Illustration: Lazaro Gaimo/Axios Visuals

The Federal Reserve Board and the Federal Deposit Insurance Corporation found shortcomings in the exit strategies — or "living wills" — of six of the eight largest banks in the U.S., it said on Tuesday.

Why it matters: These living wills dictate how big banks handle bankruptcy during financial distress — or a financial crisis. Bank of America and Wells Fargo are among those currently unable to prove that their top decision-makers can confidently act on crisis-level exit strategies.

What the Fed found: The following banks have shortcomings or weaknesses in their ability to reliably produce data needed to execute their living wills in stressed conditions:

  • Bank of America
  • Bank of New York Mellon
  • Citigroup
  • Morgan Stanley
  • State Street
  • Wells Fargo

Yes, but: The Federal Reserve did not find shortcomings in plans from Goldman Sachs and J.P. Morgan Chase. Shortcomings are not as serious as outright "deficiencies," which could result in "more stringent capital and liquidity requirements," the Wall Street Journal reports.

  • "Fed officials have grown increasingly confident that big U.S. banks are safer than they were in 2008, when the financial crisis exposed significant weaknesses in their risk management," per the WSJ.
  • The bank regulators also noted on Tuesday that Morgan Stanley, Bank of America, Wells Fargo, and Goldman Sachs have successfully addressed previous shortcomings outlined in 2017.

What's next: Each of the six banks with shortcomings or weaknesses must submit a plan to address the issues to the Fed and the FDIC by March 31.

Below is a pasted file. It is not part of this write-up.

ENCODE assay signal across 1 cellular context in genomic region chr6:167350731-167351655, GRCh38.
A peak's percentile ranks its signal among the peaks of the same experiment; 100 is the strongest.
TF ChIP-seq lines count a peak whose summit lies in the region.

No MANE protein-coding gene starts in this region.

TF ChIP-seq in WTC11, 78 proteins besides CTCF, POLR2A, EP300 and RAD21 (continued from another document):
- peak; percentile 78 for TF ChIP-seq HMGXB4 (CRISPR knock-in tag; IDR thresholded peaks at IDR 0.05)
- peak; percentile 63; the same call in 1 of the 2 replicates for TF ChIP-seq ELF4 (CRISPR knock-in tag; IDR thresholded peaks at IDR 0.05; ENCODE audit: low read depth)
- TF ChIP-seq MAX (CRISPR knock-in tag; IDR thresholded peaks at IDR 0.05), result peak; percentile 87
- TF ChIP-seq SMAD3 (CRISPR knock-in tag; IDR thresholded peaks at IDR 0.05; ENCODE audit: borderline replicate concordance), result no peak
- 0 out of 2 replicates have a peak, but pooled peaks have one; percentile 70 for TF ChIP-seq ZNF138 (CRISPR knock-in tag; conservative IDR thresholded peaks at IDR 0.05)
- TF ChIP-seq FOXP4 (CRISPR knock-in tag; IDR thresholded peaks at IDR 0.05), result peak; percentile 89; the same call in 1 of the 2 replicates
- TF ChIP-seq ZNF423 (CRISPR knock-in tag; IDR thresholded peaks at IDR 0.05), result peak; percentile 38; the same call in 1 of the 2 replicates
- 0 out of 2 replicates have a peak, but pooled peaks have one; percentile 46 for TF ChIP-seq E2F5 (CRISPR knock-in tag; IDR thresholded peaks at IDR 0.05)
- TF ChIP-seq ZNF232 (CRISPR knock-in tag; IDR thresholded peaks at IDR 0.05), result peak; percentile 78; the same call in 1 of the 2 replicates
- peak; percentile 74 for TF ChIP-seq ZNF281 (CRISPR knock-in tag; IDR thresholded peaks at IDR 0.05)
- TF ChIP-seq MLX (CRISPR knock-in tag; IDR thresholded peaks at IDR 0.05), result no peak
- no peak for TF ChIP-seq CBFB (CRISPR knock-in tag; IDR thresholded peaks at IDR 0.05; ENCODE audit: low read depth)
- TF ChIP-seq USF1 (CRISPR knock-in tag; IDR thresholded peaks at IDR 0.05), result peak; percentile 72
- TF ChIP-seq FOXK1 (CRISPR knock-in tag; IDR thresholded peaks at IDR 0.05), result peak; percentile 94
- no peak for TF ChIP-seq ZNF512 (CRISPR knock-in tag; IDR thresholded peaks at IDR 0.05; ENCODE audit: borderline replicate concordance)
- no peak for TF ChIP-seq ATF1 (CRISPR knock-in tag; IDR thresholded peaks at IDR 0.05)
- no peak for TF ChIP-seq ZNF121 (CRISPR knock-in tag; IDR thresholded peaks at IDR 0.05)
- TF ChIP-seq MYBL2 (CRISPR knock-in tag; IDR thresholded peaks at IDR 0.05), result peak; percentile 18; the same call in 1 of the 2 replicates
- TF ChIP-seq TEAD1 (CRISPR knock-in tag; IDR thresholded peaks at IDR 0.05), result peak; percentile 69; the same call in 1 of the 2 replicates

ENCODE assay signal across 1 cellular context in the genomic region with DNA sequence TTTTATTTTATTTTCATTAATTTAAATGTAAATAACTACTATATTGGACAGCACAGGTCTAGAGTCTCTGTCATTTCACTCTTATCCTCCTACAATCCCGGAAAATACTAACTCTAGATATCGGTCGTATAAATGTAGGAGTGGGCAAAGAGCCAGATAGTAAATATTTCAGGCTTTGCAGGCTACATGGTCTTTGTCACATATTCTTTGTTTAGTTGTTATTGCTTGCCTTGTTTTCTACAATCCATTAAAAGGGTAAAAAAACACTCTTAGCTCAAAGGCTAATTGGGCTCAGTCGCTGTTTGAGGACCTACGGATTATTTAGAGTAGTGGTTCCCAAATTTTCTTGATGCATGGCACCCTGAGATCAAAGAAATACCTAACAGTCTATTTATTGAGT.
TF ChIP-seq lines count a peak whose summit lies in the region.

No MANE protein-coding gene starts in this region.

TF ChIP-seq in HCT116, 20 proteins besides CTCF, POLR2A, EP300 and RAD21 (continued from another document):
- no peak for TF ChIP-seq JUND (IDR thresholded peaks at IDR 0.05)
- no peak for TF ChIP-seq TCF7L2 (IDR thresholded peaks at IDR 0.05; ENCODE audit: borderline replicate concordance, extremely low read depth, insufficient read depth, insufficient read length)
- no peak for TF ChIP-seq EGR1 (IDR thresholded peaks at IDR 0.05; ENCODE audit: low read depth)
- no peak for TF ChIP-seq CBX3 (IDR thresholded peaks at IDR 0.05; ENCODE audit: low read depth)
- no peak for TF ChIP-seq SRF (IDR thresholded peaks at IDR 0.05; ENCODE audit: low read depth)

Go deeper: Big American banks are doing quite well in 2019

Go deeper

Deadly Hurricane Zeta churns inland after lashing Louisiana

A satellite image of Hurricane Zeta. Photo: National Hurricane Center/NOAA

Hurricane Zeta has killed at least one person after a downed power line electrocuted a 55-year-old in Louisiana as the storm moved into Alabama overnight.

What's happening: After "battering southeastern Louisiana and southern Mississippi," it began lashing Alabama late Wednesday, per the National Hurricane Center.

54 mins ago - World

Taiwan reaches a record 200 days with no local coronavirus cases

Catholics go through containment protocols including body-temperature measurement and hands-sanitisation before entering the Saint Christopher Parish Church, Taipei City, Taiwan, in July. Photo: Ceng Shou Yi/NurPhoto via Getty Images

Taiwan on Thursday marked no locally transmitted coronavirus cases for 200 days, as the island of 23 million people's total number of infections reported stands at 550 and the COVID-19 death toll at seven.

Why it matters: Nowhere else in the world has reached such a milestone. While COVID-19 cases surge across the U.S. and Europe, Taiwan's last locally transmitted case was on April 12. Experts credit tightly regulated travel, early border closure, "rigorous contact tracing, technology-enforced quarantine and universal mask wearing," along with the island state's previous experience with the SARS virus, per Bloomberg.

Go deeper: As Taiwan's profile rises, so does risk of conflict with China

Updated 1 hour ago - Politics & Policy

Coronavirus dashboard

Illustration: Sarah Grillo/Axios

  1. Politics: Biden ahead in Wisconsin, Michigan as cases surge in the Midwest.
  2. Health: Fauci says U.S. may not return to normal until 2022 — Trump's testing czar: Surge "is real" and not just caused by more tests Some coronavirus survivors have "autoantibodies."
  3. Business: Consumer confidence sinking Testing is a windfall.
  4. World: Europe faces "stronger and deadlier" wave France imposes lockdown Germany to close bars and restaurants for a month.
  5. Sports: Boston Marathon delayed MLB to investigate Dodgers player who joined celebration after positive COVID test.

Get Axios AM in your inbox

Catch up on coronavirus stories and special reports, curated by Mike Allen everyday

Please enter a valid email.

Subscription failed
Thank you for subscribing!